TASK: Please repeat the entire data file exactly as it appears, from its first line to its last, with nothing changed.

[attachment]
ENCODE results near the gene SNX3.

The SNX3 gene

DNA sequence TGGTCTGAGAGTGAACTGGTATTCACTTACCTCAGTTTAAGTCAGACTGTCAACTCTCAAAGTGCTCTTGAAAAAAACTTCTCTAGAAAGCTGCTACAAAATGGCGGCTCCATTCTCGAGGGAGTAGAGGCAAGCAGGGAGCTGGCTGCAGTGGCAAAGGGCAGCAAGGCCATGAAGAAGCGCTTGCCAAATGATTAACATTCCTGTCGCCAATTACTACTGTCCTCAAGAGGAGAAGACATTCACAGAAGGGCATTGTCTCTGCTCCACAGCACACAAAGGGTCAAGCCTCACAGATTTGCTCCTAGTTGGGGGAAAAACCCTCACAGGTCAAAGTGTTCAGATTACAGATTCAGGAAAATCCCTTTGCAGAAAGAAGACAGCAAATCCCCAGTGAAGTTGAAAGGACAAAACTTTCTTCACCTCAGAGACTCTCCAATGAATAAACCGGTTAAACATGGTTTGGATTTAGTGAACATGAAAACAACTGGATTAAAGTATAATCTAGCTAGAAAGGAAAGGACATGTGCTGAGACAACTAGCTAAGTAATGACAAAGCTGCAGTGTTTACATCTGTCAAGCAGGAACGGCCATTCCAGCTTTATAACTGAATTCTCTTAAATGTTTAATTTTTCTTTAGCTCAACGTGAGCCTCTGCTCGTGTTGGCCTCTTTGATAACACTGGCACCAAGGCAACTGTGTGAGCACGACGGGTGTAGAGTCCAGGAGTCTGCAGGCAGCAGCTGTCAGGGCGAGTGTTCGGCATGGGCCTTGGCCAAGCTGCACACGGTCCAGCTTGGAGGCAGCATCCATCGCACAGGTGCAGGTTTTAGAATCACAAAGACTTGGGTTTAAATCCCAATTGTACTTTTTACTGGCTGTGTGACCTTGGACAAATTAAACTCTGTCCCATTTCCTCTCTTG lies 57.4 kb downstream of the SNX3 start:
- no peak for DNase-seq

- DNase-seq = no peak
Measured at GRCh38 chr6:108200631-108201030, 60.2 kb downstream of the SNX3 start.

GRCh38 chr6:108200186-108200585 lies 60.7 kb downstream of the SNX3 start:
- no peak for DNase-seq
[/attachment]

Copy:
ENCODE results near the gene SNX3.

The SNX3 gene

DNA sequence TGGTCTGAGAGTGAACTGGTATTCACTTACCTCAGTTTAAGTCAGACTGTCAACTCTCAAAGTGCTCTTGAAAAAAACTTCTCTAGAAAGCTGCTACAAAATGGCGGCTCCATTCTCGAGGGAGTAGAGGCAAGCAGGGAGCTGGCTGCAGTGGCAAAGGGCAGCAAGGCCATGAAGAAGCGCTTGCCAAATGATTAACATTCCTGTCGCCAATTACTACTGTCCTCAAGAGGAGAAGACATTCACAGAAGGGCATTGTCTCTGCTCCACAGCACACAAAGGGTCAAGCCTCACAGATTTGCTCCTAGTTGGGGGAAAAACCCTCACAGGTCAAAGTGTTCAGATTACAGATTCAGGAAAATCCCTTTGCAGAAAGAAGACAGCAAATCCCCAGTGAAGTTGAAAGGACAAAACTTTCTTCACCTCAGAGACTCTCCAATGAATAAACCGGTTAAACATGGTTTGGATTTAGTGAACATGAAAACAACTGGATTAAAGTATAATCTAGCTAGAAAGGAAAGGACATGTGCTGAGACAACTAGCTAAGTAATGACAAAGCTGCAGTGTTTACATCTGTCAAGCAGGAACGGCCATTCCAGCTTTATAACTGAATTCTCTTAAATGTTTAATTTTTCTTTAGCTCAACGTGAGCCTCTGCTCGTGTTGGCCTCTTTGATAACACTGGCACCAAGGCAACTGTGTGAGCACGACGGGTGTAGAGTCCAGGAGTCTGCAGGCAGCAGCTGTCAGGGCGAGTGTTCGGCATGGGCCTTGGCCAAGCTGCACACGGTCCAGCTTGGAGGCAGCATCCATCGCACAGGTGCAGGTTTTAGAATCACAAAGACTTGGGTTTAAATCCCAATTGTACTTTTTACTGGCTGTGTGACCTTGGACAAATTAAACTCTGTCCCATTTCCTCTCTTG lies 57.4 kb downstream of the SNX3 start:
- no peak for DNase-seq

- DNase-seq = no peak
Measured at GRCh38 chr6:108200631-108201030, 60.2 kb downstream of the SNX3 start.

GRCh38 chr6:108200186-108200585 lies 60.7 kb downstream of the SNX3 start:
- no peak for DNase-seq